Vinyl LP limited to 500.
TRACKLIST: 01. A Ghost On Our Way 02. Imaginary Soundtrack For Yuri Norstein 03. Marzapane Rota 04. New Fabled Stories 05. Raymond Bleeps 1 06. Noël 1981 07. Innocenza Cetra 08. An Enchanting Blue 09. Oh Marc, Please, Let Me Fly With My Lv 10. Old Old Kiss 11. Isaia 12. Apples Rvlll 13. Eyes Full Of Bitterness 14. Sitting On The Little Church Steps 15. Raymond Bleeps 2 16. When I Sing Your Words All Around Us Is Magic
Yes, “In the morning we'lll meet” is the most complicated and ambitious album that Giorgio Tuma has come across. When you deal with the musical fantasy that is hiding behind his notes, it is impossible not to evoke that colossal work of Brian Wilson’s, “Smile. Today, that figure of the song-writer as a goldsmith who pampers his melodies and arrangements with the meticulousness of a watch-maker needs to be reclaimed and dignified, and figures like Giorgio Tuma are indispensible in that process.
An album that, like all good trips, has come into being all around the world (countries like Canada, Norway, The U.S…. have seen these songs grow), to ultimately point straight towards home as the final destination. As the author himself admits, “In the morning we’ll meet” is an album of folk-jazz sung in English, but watered with typically Italian melodies, on which childhood and memories work as an emotional motor. And because we couldn’t expect anything less, the figures of the great Italian composers appear on the scene: Alessandro Cicognini, Nino Rota, Piero Piccioni, Piero Umiliani, Ennio Morricone, and singers like Luigi Tenco, Piero Ciampi and Lucio Batisti stop by to keep the references we already know like Stan Getz, Vinicius de Moraes,Brian Wilson himself, Chet Baker, Maurice Ravel and Nick Drake company.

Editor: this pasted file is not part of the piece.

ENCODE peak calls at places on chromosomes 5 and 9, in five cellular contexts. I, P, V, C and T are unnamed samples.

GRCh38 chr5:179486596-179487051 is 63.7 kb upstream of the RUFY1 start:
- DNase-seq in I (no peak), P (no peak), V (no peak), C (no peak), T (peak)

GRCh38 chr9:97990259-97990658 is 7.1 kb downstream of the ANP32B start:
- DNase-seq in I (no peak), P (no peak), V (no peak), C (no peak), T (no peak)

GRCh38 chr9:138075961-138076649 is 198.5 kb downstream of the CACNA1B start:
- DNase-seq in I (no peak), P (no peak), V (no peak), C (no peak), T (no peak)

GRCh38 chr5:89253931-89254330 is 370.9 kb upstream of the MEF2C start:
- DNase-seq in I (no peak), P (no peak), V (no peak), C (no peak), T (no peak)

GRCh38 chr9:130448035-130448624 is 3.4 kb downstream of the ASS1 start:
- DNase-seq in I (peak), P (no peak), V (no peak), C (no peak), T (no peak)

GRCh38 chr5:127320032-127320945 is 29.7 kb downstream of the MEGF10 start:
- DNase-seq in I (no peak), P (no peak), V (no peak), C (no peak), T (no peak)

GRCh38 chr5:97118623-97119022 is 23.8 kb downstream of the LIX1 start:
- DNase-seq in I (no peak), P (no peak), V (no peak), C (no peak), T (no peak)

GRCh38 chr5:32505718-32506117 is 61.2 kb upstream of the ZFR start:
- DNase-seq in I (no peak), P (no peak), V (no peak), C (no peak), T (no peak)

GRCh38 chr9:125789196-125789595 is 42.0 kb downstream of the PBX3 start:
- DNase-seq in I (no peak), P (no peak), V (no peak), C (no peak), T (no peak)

But beware: don’t confuse the ambition of a project with the density and complicatedness of its sound. Nothing could be farther from the truth. It is precisely the hard work that has gone into Giorgio Tuma’s new songs which has given way to a more thoughtful album than his two previous full-lengths, where the dose of sun and light turn out to be slightly austere, leaving space for that nostalgia so common in evening jazz, and the protagonism of blue as an impressionist symbol fills everything. And to achieve this, as always, there is an incredible list of collaborators, among whom a few stand out like Michael Andrews (responsible for a ton of great soundtracks, like “Donnie Darko” and “Me, you and everyone we know”), Lori Cullen (Canadian jazz-folk singer who has worked with Owen Pallet and has three splendid albums out, the last of which was produced by Chris Dedrick who was the mentor of the legendary THE FREE DESIGN), and Susan Karolina Wallumrød (who has also sung with greats like Bonnie “Prince” Billy himself, and has three albums out with her group SUSANNA AND THE MAGICAL ORCHESTRA).
Ultimately, this is a one of a kind work, completely timeless, an album that the authentic music fans will enjoy with a grateful palate, and which to each new listen is a new banquet with so many new flavors to discover. And in this banquet, the principal actors are, since it could be no other way, the songs:
1.- A ghost in our way
Lori Cullen’s arrangements and Giuseppe Calignano’s synthesizers welcome the listener instrumentally, between dreamy accents and smoky evanescences, discovering that everything in Giorgio Tuma’s magical world is exciting.
2.- Imaginary Sounbdtrack for Yuri Norstein
If we were already talking about a magical universe, now this is telling us about another emotional conjurer, in this case, using audiovisuals as its magic wand. The innocent and fragile figures of the host, Yuri Norstein, evoke so many of the feelings that Tuma’s melodies awaken in us. Ultimately, there is a lot of imagination and fantasy in all of it.
3.- Marzapane Rota
“Tan dulce y añejo como el mazapán... pero éste es muy especial... hecho con los mismos ingredientes de la prestigiosa pastelería italiana Rota” (So sweet and aged, like mazapan… but this is very special… made with the same ingredients as in the prestigious Italian bakery, Rota). And behind Claudio Prima’s Organetto we find the sweet and aged melodies of the great Rota, and that inimitable fresco he composed for “Amarcord”. To say “the chills” is not saying enough.